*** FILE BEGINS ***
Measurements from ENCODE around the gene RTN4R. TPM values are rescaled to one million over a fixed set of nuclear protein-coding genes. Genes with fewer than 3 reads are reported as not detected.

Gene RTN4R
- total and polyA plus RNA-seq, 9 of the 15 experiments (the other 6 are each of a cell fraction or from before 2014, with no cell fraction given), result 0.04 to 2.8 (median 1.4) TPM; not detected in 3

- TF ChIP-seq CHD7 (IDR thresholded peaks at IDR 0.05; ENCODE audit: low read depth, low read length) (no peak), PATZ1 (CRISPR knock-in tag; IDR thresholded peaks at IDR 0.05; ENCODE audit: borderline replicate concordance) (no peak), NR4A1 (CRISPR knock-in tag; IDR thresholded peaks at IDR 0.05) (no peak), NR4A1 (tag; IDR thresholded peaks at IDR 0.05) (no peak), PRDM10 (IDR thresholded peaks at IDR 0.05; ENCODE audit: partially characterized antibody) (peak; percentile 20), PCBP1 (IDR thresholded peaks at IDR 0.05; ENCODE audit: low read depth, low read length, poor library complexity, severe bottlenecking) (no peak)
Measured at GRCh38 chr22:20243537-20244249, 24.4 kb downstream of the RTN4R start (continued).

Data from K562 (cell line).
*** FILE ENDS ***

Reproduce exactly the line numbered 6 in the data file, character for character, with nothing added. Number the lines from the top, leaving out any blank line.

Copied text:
Data from K562 (cell line).